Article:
Cited as an example of ultra HD gaming on Microsoft's list of Xbox One X enhanced titles, Diablo 3 is an evolution of Blizzard's good work on the PlayStation 4 Pro version of the game. The same principles are in place: the game targets a native 2160p presentation, but utilises a dynamic scaler to lock to the target 60 frames per second, adjusting the pixel count on the fly to ensure consistent performance. And just like the PS4 Pro version, Xbox One X benefits from a smattering of visual enhancements too. But the question is, just how close are the two versions? And to what extent does Xbox One X's higher spec translate into a closer lock to a native 4K?
What's clear is that as good an upgrade as the PS4 Pro version is, Xbox One X goes one better, with a much closer lock on the target 4K resolution. In PS4 Pro's case, a full 3840x2160 is only hit around interior areas, like the bar at New Tristram, or small dungeons. But in practice, Sony's machine tends to run at lower numbers in the town itself - while Xbox One X hits 4K almost perfectly throughout.
To put some hard figures to this, overlooking New Tristram right at the start with a new character, sees Xbox One X delivering 3840x2160 - the full 4K experience - while PS4 Pro kicks off at 2880x1620. In like-for-like situations, that's a 77 per cent increase in resolution in favour of the Microsoft console, before even touching a button. Things start to change as we head towards New Tristram's gates, and the resolution adapts on both sides.
Here, we're faced with our first taxing area at the gates, filled with enemies, physics-based objects and geometry, forcing Xbox One X to makes a rare slip below 4K - down to 3648x2052. It's a 10 per cent drop in pixels for the new machine, but it still compares well to the 2560x1440 on PS4 Pro in this spot. In fact, remarkably, the resolution differential is now a 2x improvement in favour of Xbox One X, a measurement at odds with the raw improvement in rendering power the hardware specs suggest - but confirmed in gameplay nonetheless. And it's especially interesting because both machines are dropping from the target 4K, which in turn suggests that both are running their GPUs flat-out, at full utilisation.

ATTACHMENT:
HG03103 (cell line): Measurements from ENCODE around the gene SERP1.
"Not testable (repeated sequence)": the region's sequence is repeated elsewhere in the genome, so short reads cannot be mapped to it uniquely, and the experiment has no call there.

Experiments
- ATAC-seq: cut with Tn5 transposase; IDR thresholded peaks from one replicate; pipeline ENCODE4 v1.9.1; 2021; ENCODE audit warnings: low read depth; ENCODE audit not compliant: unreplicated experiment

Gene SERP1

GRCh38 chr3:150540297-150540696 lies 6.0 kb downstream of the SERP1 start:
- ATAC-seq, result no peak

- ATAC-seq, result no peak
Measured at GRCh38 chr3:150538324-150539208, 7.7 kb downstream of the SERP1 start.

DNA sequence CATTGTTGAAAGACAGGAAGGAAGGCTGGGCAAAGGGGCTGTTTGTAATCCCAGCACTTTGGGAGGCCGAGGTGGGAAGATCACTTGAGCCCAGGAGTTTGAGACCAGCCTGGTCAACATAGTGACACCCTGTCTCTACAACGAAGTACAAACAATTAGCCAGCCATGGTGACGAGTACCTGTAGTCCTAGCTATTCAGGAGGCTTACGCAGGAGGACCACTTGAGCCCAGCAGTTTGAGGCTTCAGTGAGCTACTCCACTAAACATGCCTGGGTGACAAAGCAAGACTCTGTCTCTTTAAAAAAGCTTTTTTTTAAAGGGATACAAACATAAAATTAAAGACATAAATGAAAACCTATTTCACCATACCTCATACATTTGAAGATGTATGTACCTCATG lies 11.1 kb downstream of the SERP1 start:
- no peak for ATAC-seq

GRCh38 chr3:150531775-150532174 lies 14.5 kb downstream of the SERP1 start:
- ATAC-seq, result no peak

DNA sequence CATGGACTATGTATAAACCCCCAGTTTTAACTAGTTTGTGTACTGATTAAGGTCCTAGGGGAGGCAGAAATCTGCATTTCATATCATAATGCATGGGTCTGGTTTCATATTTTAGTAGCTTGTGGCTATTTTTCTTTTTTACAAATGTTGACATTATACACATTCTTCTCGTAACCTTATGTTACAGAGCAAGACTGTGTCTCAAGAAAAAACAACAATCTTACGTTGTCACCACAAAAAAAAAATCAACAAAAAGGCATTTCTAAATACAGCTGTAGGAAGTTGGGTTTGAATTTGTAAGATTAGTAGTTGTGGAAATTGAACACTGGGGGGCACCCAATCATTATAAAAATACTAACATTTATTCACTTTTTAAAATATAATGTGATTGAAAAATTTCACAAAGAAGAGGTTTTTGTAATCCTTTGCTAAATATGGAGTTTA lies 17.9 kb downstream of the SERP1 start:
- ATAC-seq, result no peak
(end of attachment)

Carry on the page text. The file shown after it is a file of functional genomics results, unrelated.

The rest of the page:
You can see where we're going here - regardless of the snapshots we take, the dynamic resolution scaler works out firmly in favour of the new console, whether it's in basic traversal or pushing the engine harder. Even battling a screen full of enemies in multiplayer co-op, Xbox One sticks far more doggedly to its native 4K target. Ironically, it's only that New Tristram gate area - a point within minutes of starting a new game - that really made the hardware struggle in our tests.
Of course the intensity of effects-work will only ramp up further during Nephalem Rift missions with high-level players and it's likely Xbox One X can be pushed harder, increasing the chances of a dip below ultra HD resolution. But as a demonstration of where the two consoles stand next to each other, Microsoft's machine clearly uses 3840x2160 as a baseline. It's the most consistent number, and anything under that is a deviation from the norm. By comparison, PS4 Pro rarely even hits this top resolution number, and it's here the power divide between the two is most evident.